Alicia sued after being passed over for promotion for the third time. She alleged that Ron, the CEO, and other male senior managers judged female employees based on “feminine” appearance rather than competence. Alicia wore little makeup and preferred pants suits to dresses.

Without admitting fault, the company quickly settled with Alicia and proudly announced a new diversity and inclusion initiative. Cyndi is the first person promoted to manager after the D&I program is implemented.

Cyndi shows up for her first managers meeting prepared to contribute after all her years of preparation. She walks into the conference room and sees that the chairs are taken at the table. She drags up a chair and politely asks two colleagues to move to allow her to sit at the table. They stare at her blankly for interrupting their conversation.

After a moment, Cyndi deftly shoves an elbow into the side of one manager and whacks her chair leg into the shins of the other one. As they recoil, she pushes her chair into the cleared space at the table and sits down. She smiles graciously at her colleagues and thanks them for moving.

The meeting is about a new marketing campaign to increase sales to women. Cyndi listens in silence for several minutes, awaiting her chance to contribute. Ron solicits opinions from everyone except Cyndi.

Cyndi looks around the table and considers her options.

  1. She can sit quietly and say nothing since she’s new to the group.
  2. She can go home and cry into a glass of red wine because she was ignored.
  3. She can look Ron in the eye and say, “I’m sure it’s an oversight but I haven’t been asked what I think of the new campaign”, and then give her opinion.

The above scenario may seem familiar to many employees.  Diversity and inclusion programs enhance employee retention and attract new employees; but only when properly implemented and with a clearly stated goal of deepening the talent pool.

If your company is struggling with HR issues, Corporate Compliance Risk Advisor can help you create HR policies that are appropriate for your company’s size and then serve as a resource to your staff as the policies are implemented.

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The Knife in the Back

Another update from the Jungle…

pic-5Bryan is a serial entrepreneur. Every time he gets a new idea, he starts a new company to exploit the idea. He’s successful at starting businesses, but he’s lousy at running them.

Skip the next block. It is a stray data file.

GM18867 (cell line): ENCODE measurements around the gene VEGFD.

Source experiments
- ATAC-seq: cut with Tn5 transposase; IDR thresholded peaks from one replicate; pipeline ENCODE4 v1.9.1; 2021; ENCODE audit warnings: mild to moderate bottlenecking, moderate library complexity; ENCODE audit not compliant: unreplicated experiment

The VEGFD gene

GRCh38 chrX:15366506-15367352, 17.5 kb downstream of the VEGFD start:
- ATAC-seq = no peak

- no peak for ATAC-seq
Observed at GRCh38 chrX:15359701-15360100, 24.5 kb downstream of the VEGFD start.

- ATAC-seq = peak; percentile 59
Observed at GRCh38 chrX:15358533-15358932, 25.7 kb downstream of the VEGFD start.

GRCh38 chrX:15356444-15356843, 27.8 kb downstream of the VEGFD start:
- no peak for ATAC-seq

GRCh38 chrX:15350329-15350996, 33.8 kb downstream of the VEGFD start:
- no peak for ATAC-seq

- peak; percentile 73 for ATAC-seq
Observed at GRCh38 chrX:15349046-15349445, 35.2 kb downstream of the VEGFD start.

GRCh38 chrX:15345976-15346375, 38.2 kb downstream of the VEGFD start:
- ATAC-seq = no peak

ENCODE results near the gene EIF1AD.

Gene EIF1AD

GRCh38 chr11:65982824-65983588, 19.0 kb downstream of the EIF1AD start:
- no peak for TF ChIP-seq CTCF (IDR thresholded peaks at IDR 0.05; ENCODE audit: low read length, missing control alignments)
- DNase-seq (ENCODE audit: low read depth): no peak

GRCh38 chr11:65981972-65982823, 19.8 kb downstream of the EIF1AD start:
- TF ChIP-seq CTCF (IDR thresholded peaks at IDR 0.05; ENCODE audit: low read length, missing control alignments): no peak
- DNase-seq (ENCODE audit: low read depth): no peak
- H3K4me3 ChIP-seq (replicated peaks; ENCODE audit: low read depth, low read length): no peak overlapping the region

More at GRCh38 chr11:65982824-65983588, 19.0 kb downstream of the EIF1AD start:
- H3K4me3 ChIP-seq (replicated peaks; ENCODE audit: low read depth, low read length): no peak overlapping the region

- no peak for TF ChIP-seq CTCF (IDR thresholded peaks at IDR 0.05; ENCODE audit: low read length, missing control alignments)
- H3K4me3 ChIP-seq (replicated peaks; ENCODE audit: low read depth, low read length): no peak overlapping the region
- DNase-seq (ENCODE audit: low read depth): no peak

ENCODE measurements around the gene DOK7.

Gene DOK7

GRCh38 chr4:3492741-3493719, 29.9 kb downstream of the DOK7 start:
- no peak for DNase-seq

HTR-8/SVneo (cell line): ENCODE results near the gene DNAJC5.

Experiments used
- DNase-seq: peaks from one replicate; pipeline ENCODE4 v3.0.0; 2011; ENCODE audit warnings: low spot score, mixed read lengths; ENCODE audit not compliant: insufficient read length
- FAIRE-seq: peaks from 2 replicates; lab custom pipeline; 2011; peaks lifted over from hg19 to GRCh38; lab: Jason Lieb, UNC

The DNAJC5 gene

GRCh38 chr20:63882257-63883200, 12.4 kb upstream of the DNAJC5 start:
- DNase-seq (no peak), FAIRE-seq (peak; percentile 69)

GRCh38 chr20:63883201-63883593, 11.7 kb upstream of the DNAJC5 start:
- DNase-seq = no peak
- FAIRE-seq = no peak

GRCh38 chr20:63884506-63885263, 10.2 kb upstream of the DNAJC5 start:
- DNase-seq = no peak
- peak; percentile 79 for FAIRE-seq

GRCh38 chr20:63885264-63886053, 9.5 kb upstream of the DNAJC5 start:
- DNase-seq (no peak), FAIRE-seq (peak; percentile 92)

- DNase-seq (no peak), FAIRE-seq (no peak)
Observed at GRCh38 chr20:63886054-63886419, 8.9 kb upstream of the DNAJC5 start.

Bryan doesn’t like getting bogged down in the details. So he relies on lieutenants to keep him informed of how things are going at each company. Unfortunately, Bryan doesn’t seem to have noticed that one of his trusted lieutenants is deadlier than a rattlesnake.

pic-1Susan learns this the hard way when she begins working at one of his companies. Her first day on the job, she’s introduced to Elaine who is so friendly and helpful that Susan is duped into thinking she’s nice. But Elaine is a snake in the grass.

pic-2Elaine is an intolerable busybody. She stands near the elevator to track the time each employee shows up for work. She wanders the hallways, keeping tabs on what others are doing and saying. Then she passes every tidbit of information along to Bryan with a special Elaine twist.

Susan learns the truth when Bryan stops by for a quarterly meeting with the company’s management team, of which Susan is a junior member. Bryan marches into the conference room and sits opposite Elaine who is taking notes on pic-4the decisions he makes.

Bryan begins the meeting by chewing out Laura for falling sales in the past quarter. Laura replies that it is impossible to boost sales when her team is starved for resources. She produces a stack of receipts showing that her team has to pic-3buy their own office supplies since Elaine locked up the supply closet and hid the key.

Bryan impatiently tells Laura to stop blaming others for her own failings as a manager. Then he turns on Bob, the CFO, who didn’t have the financial reports ready for Bryan. Bob scowls but says nothing.